Dir: Gabriel Musco
Star: Sofia Langoni, Marta Quarleri, Silvina Diez, Lucas Martínez Foresi
a.k.a. Recuerdos del mal
Horror is, by and large, a young person’s genre: Jason Vorhees goes after teenagers, not retirees. Which is odd when you think about it, considering the older you are, the closer you inevitably are to death. I know that I certainly contemplate my own mortality considerably more than I did in my twenties. Yet horror films that use old age as an element are few and far between. This one comes to us from the Argentinian director of Dark Fears, and has some elements in common with it. Both are concerned with somebody who is sequestered out of contact with society – for reasons which only become clear later on.
In this case, the incarceree is Amalia (Quarleri), an old woman now confined to her house, and exhibiting signs of mental confusion. She doesn’t appear to recognize her own daughter (Diez), who has brought in student Laura (Langoni) to act as a caregiver. But the more time Laura spends around Amalia, the more she begins to suspect that the daughter may not have her mother’s best interests at heart. And what are in the “memory” pills Laura is under strict instructions to give Amalia, exactly every six hours? Laura decides she’s going to rescue the old lady from the apparently abusive situation. Except, since she’s not aware of the entire situation, this might imperil, not just herself, but everyone else in the house.
Musco said, “The fear that overwhelms me when thinking about my future old age mobilized me to write and make this film… Sometimes physical death is not as painful as slowly ceasing to be yourself. Disease and abandonment by your loved ones transform the last years of life, to a slow, solitary wait.” This certainly informs the first part of the film in particular, where you feel like you’re watching a woman in the final stages of dementia or Alzheimer’s. It rang all the more painful personally, having seen my late mother-in-law decline in a similar fashion. Enormous credit to Quarleri for her performance. Or perhaps performanceS, since she is not just the feeble geriatric she initially seems. She also delivers a copious amount of creepiness, and Amalia is very light on her feet too…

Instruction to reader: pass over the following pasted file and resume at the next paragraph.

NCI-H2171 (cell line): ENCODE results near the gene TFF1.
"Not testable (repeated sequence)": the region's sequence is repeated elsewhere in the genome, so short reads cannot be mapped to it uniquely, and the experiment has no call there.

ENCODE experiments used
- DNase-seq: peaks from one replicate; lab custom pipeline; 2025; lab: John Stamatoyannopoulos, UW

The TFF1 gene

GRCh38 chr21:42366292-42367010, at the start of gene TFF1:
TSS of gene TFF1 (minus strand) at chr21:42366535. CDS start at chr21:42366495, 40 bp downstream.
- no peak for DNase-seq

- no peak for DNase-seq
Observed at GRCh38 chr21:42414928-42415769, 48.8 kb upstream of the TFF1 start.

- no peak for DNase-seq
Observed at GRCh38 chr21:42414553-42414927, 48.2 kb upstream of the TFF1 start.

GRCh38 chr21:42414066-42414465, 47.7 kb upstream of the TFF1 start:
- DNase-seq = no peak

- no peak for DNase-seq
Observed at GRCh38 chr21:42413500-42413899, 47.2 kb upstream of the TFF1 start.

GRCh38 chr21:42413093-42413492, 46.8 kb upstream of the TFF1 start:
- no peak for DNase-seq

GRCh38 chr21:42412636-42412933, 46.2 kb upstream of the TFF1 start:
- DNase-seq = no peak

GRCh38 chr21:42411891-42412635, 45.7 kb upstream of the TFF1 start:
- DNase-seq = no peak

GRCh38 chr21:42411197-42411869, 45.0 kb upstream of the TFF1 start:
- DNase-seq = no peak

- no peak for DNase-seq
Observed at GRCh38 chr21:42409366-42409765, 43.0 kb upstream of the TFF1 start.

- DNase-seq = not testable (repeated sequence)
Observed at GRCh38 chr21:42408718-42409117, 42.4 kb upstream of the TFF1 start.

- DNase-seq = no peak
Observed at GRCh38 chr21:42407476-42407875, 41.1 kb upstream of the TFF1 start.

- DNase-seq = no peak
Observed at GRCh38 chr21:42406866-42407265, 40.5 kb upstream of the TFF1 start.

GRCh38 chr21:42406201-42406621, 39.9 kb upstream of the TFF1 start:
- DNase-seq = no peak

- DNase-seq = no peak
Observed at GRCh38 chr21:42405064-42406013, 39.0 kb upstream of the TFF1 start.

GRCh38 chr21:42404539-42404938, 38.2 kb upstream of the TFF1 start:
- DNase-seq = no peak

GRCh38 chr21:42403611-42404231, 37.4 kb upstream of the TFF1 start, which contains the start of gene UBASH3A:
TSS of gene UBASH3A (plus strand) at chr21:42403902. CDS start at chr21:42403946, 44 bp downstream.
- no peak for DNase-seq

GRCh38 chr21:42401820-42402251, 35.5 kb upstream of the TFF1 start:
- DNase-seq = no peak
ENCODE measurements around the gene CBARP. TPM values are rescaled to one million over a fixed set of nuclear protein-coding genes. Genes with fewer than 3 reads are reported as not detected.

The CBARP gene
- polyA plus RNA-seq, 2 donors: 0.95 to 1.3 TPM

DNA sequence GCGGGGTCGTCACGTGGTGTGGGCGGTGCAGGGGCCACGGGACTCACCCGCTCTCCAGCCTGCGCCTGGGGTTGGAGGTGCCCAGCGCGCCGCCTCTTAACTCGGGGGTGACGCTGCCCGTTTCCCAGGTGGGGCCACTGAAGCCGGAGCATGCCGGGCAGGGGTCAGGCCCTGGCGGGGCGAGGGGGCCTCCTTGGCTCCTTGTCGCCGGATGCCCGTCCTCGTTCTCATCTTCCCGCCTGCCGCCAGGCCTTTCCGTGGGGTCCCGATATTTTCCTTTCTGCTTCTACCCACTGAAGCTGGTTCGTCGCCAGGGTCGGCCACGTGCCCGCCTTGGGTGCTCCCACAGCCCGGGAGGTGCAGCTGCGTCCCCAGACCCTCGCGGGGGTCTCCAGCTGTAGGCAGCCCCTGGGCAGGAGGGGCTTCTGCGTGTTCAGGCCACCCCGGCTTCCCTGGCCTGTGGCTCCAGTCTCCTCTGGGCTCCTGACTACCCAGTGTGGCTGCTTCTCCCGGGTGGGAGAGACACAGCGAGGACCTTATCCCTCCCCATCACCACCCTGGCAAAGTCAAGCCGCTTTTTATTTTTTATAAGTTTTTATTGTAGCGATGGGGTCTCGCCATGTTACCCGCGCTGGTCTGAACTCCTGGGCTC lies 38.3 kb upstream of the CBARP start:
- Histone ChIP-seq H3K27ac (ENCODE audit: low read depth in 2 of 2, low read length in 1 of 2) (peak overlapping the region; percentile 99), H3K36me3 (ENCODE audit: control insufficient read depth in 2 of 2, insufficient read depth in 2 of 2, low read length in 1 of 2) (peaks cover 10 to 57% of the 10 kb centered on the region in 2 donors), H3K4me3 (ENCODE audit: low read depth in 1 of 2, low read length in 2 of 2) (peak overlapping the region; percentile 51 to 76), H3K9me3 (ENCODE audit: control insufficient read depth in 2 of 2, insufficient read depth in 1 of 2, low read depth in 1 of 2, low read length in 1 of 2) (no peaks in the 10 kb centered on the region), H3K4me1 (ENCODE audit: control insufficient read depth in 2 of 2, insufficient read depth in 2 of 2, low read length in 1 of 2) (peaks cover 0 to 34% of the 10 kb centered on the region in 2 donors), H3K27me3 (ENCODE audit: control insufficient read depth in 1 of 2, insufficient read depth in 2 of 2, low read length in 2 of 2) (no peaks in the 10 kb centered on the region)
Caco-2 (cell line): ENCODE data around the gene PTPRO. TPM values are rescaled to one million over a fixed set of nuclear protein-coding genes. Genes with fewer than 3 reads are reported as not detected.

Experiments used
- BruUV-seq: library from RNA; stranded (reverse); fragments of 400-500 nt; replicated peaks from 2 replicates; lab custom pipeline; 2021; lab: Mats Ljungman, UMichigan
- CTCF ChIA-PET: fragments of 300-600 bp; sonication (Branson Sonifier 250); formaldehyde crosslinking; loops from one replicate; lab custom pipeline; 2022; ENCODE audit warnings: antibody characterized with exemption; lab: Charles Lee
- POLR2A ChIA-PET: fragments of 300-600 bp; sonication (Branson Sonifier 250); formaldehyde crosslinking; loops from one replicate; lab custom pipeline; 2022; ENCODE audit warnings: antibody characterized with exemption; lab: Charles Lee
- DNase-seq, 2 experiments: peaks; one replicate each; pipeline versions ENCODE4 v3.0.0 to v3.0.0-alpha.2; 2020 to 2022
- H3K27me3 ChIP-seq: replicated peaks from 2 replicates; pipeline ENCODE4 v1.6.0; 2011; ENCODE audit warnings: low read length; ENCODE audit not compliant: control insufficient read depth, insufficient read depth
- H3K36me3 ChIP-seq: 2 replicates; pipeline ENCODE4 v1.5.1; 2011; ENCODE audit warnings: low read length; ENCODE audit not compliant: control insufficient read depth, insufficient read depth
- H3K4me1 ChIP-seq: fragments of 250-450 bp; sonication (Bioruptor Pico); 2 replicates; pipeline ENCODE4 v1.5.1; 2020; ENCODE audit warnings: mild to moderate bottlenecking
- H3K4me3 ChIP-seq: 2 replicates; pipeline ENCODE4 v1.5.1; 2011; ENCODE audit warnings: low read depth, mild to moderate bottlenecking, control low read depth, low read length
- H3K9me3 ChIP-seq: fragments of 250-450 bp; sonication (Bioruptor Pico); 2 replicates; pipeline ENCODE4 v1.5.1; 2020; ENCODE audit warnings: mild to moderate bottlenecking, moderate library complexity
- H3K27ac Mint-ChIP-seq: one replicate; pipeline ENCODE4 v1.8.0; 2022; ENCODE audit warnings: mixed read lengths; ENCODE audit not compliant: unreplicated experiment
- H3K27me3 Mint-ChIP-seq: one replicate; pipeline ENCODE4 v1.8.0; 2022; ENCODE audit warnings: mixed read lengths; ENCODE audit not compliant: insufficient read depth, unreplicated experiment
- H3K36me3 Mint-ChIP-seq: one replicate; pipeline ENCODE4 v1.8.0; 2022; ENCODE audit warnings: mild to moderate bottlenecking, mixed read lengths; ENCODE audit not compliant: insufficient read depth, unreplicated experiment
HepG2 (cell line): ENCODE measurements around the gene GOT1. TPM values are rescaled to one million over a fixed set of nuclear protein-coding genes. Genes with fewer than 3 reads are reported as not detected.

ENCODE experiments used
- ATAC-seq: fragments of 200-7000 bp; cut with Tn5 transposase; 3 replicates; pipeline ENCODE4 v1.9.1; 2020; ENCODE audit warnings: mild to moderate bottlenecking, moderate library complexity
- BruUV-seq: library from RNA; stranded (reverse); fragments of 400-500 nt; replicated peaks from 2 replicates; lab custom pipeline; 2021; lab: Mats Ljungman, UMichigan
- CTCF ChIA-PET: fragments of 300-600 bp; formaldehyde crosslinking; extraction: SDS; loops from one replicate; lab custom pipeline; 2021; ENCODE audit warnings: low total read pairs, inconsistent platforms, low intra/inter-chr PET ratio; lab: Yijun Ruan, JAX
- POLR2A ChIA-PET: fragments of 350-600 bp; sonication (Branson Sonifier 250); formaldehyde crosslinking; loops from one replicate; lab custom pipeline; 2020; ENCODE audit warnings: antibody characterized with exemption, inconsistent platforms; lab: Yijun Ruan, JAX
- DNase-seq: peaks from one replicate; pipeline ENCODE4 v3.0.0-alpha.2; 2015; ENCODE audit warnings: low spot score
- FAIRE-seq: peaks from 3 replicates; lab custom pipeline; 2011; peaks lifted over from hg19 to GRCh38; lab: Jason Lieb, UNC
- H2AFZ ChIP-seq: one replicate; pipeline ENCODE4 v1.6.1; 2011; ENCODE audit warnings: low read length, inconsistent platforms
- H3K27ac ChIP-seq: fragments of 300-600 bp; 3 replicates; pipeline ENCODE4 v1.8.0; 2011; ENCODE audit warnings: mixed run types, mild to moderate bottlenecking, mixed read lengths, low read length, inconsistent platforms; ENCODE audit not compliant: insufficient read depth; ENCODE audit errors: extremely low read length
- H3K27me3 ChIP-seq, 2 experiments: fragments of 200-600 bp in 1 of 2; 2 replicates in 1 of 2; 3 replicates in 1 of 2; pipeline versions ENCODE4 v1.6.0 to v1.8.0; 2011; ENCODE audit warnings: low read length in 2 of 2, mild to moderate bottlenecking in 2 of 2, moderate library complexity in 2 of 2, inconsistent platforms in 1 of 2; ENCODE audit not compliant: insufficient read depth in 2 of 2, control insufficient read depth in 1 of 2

It’s a little less successful when trying to move beyond that, with a couple of jump scares and other less subtle moments which aren’t executed very well. These undo a lot of the good set-up work, and in general the film is better at lighting the fuse than blowing things up, if you get my point. The script manages a nice, slow drip of information, such as Amalia being inexplicably aware of the situation between Laura and her father. The final payoff is fairly “generic horror”, and feels like it could have come from a different movie. Certainly, any philosophical thoughts are more or less out the window, in favour of full-on hagsploitation. I’ll let you know if that’s a good thing or not, once I’ve come to a decision.